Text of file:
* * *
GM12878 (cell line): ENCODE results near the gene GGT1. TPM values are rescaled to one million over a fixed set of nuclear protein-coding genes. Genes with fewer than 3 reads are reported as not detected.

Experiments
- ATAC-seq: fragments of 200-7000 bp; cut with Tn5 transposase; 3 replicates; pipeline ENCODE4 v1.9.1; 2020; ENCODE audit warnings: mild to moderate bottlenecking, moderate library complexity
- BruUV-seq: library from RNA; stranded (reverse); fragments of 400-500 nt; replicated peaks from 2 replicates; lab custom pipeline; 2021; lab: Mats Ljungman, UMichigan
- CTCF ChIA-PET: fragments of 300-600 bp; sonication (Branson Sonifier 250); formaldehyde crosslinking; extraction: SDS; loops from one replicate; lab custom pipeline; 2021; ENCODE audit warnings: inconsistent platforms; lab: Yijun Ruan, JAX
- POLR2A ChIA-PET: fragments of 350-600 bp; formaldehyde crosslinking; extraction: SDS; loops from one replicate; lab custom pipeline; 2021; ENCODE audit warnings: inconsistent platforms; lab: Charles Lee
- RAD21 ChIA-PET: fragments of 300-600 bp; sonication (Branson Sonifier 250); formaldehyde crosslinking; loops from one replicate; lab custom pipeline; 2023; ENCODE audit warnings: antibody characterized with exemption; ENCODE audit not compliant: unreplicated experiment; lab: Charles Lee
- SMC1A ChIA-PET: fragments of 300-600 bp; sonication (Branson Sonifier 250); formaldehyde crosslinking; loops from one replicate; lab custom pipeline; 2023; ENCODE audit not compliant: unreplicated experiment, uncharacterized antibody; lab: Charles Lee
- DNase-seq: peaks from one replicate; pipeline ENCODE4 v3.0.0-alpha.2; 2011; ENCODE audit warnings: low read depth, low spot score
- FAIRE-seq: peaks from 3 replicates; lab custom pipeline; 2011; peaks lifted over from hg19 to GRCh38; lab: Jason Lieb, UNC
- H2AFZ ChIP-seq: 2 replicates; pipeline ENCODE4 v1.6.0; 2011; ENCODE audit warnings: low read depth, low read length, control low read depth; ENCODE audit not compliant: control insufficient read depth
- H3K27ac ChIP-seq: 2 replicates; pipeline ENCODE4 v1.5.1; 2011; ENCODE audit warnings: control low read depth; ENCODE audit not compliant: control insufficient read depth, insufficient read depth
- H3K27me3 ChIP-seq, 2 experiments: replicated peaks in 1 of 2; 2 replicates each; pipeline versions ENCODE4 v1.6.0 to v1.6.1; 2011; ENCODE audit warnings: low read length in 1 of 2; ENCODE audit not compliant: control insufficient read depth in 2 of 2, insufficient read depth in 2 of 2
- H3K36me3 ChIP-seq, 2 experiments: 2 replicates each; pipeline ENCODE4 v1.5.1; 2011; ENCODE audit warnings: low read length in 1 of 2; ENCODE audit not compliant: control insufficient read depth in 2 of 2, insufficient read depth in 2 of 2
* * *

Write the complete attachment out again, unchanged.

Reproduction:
GM12878 (cell line): ENCODE results near the gene GGT1. TPM values are rescaled to one million over a fixed set of nuclear protein-coding genes. Genes with fewer than 3 reads are reported as not detected.

Experiments
- ATAC-seq: fragments of 200-7000 bp; cut with Tn5 transposase; 3 replicates; pipeline ENCODE4 v1.9.1; 2020; ENCODE audit warnings: mild to moderate bottlenecking, moderate library complexity
- BruUV-seq: library from RNA; stranded (reverse); fragments of 400-500 nt; replicated peaks from 2 replicates; lab custom pipeline; 2021; lab: Mats Ljungman, UMichigan
- CTCF ChIA-PET: fragments of 300-600 bp; sonication (Branson Sonifier 250); formaldehyde crosslinking; extraction: SDS; loops from one replicate; lab custom pipeline; 2021; ENCODE audit warnings: inconsistent platforms; lab: Yijun Ruan, JAX
- POLR2A ChIA-PET: fragments of 350-600 bp; formaldehyde crosslinking; extraction: SDS; loops from one replicate; lab custom pipeline; 2021; ENCODE audit warnings: inconsistent platforms; lab: Charles Lee
- RAD21 ChIA-PET: fragments of 300-600 bp; sonication (Branson Sonifier 250); formaldehyde crosslinking; loops from one replicate; lab custom pipeline; 2023; ENCODE audit warnings: antibody characterized with exemption; ENCODE audit not compliant: unreplicated experiment; lab: Charles Lee
- SMC1A ChIA-PET: fragments of 300-600 bp; sonication (Branson Sonifier 250); formaldehyde crosslinking; loops from one replicate; lab custom pipeline; 2023; ENCODE audit not compliant: unreplicated experiment, uncharacterized antibody; lab: Charles Lee
- DNase-seq: peaks from one replicate; pipeline ENCODE4 v3.0.0-alpha.2; 2011; ENCODE audit warnings: low read depth, low spot score
- FAIRE-seq: peaks from 3 replicates; lab custom pipeline; 2011; peaks lifted over from hg19 to GRCh38; lab: Jason Lieb, UNC
- H2AFZ ChIP-seq: 2 replicates; pipeline ENCODE4 v1.6.0; 2011; ENCODE audit warnings: low read depth, low read length, control low read depth; ENCODE audit not compliant: control insufficient read depth
- H3K27ac ChIP-seq: 2 replicates; pipeline ENCODE4 v1.5.1; 2011; ENCODE audit warnings: control low read depth; ENCODE audit not compliant: control insufficient read depth, insufficient read depth
- H3K27me3 ChIP-seq, 2 experiments: replicated peaks in 1 of 2; 2 replicates each; pipeline versions ENCODE4 v1.6.0 to v1.6.1; 2011; ENCODE audit warnings: low read length in 1 of 2; ENCODE audit not compliant: control insufficient read depth in 2 of 2, insufficient read depth in 2 of 2
- H3K36me3 ChIP-seq, 2 experiments: 2 replicates each; pipeline ENCODE4 v1.5.1; 2011; ENCODE audit warnings: low read length in 1 of 2; ENCODE audit not compliant: control insufficient read depth in 2 of 2, insufficient read depth in 2 of 2